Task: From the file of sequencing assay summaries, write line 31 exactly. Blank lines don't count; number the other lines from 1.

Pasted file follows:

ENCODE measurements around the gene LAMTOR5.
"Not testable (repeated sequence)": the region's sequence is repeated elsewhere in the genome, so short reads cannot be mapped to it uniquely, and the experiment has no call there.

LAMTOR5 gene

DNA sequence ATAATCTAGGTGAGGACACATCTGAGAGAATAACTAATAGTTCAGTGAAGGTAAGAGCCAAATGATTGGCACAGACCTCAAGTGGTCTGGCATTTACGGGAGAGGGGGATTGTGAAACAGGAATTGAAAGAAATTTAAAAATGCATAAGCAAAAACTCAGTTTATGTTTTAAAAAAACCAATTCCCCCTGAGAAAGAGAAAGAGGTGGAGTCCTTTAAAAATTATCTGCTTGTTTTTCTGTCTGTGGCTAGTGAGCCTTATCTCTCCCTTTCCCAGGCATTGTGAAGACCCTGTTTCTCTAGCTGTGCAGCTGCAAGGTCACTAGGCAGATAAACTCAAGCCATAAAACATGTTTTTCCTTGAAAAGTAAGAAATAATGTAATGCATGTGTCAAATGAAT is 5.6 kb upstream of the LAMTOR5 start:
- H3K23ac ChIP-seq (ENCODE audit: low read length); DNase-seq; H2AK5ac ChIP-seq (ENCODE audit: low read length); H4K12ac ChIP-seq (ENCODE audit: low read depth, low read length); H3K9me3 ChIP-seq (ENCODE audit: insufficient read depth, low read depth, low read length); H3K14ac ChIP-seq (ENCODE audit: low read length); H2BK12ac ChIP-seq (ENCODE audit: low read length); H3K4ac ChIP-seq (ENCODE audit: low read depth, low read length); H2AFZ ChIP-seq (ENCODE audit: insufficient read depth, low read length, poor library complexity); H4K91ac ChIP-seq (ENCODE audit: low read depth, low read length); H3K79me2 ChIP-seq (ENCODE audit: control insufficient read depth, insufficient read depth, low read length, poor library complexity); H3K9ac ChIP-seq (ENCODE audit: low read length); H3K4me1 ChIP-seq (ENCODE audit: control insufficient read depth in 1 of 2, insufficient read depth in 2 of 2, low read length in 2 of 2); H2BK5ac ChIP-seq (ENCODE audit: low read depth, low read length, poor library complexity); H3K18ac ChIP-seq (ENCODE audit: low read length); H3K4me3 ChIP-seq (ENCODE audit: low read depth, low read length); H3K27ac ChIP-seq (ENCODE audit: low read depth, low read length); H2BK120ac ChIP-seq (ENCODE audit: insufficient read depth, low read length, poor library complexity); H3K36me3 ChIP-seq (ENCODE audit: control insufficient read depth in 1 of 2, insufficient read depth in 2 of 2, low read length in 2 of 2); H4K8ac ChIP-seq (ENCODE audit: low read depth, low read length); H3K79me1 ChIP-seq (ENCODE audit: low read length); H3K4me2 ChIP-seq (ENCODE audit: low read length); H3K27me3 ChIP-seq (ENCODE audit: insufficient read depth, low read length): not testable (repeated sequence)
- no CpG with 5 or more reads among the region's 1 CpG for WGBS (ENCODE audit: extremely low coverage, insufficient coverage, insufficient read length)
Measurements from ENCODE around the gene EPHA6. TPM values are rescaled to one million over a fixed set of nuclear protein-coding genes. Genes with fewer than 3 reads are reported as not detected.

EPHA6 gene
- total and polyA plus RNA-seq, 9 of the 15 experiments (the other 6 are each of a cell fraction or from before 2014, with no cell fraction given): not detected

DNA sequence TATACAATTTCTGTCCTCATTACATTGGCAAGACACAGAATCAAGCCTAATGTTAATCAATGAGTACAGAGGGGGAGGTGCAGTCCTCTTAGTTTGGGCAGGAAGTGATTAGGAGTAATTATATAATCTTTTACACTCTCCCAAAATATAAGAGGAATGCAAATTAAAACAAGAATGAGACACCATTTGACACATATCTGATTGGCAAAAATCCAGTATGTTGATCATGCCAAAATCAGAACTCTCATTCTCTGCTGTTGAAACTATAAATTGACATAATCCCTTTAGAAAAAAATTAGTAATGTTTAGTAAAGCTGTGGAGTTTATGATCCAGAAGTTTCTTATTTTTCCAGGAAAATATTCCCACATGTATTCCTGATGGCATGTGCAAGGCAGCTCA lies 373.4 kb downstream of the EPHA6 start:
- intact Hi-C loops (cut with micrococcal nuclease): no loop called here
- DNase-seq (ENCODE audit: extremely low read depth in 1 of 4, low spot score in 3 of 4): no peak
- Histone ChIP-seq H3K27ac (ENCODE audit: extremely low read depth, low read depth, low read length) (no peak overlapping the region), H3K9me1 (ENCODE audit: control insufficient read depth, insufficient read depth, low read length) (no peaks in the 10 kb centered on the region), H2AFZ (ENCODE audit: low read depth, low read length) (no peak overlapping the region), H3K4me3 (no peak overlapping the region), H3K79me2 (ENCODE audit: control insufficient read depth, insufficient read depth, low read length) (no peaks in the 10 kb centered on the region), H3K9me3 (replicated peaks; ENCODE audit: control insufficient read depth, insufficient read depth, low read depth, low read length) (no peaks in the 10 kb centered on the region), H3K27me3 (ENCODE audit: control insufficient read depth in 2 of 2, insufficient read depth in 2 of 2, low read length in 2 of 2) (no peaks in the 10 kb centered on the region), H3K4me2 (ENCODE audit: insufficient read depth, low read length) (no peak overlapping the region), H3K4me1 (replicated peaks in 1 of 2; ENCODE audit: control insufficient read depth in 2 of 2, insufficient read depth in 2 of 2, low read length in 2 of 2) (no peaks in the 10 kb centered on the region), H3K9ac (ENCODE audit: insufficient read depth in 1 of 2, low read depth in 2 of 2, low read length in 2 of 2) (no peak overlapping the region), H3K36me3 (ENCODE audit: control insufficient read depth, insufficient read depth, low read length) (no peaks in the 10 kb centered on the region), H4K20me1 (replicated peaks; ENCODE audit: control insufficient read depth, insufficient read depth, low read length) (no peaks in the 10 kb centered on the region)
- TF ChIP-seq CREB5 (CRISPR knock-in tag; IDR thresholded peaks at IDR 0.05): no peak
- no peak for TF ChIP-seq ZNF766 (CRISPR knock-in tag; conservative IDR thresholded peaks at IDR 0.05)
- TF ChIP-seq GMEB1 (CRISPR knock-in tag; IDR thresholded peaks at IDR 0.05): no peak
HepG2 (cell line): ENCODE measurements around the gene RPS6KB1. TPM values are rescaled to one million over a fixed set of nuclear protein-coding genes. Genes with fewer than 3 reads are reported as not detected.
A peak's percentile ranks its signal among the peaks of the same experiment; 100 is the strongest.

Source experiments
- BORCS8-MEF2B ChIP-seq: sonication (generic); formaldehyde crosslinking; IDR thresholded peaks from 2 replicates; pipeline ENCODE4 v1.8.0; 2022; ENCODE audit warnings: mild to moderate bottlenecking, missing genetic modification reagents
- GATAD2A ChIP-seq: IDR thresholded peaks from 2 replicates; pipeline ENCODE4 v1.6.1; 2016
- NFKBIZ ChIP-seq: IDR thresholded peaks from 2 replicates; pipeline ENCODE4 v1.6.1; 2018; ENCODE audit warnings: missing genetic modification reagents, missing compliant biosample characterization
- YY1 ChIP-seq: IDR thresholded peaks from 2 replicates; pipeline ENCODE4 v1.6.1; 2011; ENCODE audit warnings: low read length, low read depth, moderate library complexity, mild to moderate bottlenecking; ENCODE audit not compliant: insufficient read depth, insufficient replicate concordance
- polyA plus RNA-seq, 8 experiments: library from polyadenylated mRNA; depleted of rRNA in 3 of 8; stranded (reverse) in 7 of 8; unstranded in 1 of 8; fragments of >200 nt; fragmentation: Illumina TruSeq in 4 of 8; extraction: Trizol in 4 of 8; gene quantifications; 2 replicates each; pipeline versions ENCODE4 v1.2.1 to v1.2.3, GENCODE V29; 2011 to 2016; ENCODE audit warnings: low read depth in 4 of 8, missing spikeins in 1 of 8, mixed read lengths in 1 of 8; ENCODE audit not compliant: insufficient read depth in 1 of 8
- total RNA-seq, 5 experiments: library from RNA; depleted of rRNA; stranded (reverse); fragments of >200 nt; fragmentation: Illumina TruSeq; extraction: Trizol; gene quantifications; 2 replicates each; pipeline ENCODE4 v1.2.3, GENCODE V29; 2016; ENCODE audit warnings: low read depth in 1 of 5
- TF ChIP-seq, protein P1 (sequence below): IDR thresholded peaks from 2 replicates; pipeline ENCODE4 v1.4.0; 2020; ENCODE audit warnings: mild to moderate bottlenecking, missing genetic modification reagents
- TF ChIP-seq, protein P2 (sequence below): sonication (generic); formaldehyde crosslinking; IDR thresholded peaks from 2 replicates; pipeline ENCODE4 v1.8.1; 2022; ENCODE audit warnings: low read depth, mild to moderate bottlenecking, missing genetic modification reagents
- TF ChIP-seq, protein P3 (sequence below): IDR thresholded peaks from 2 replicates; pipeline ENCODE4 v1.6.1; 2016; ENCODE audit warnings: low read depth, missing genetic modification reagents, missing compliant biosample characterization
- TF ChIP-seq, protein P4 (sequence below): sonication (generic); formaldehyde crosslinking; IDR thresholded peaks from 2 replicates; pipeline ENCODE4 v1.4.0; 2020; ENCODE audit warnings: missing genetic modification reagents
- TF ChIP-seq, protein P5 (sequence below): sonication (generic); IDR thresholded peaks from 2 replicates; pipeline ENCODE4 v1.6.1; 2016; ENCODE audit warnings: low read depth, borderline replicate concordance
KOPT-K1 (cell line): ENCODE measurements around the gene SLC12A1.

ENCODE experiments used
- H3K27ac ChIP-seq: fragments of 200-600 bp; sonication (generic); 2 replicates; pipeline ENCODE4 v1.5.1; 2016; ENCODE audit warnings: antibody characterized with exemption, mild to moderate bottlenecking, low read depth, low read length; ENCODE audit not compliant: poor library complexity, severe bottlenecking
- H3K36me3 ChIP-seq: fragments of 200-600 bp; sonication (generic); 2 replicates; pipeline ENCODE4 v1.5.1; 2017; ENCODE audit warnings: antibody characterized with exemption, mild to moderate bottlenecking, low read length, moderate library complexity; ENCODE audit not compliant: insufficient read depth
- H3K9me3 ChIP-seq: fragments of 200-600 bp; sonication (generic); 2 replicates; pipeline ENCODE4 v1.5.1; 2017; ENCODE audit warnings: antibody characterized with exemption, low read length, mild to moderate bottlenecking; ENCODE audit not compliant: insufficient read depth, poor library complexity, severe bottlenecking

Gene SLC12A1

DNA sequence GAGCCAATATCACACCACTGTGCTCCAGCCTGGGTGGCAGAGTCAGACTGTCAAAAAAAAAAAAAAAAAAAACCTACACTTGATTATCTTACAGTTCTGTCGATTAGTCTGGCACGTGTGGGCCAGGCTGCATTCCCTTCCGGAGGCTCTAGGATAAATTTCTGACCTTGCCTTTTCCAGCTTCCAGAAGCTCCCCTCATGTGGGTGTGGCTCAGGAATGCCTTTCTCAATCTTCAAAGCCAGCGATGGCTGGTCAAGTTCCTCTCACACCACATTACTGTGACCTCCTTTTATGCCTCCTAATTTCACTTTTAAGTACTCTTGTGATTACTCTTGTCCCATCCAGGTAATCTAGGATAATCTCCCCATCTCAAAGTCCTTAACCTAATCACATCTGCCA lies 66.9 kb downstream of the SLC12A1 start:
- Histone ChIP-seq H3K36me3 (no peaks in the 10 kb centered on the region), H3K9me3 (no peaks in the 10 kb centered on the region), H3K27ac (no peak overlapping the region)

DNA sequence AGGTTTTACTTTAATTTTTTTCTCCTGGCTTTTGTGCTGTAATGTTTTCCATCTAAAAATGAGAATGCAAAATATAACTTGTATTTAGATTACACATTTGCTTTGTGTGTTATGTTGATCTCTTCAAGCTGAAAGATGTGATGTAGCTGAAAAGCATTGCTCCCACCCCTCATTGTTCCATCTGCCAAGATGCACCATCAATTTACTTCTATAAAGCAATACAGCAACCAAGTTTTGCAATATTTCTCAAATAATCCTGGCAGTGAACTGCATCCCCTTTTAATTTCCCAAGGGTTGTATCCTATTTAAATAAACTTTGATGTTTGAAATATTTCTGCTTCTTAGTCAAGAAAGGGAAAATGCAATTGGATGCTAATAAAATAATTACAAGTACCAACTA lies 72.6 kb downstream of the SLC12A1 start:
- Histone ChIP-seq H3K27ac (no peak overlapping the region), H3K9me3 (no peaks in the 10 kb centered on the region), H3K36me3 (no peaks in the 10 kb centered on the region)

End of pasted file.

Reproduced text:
KOPT-K1 (cell line): ENCODE measurements around the gene SLC12A1.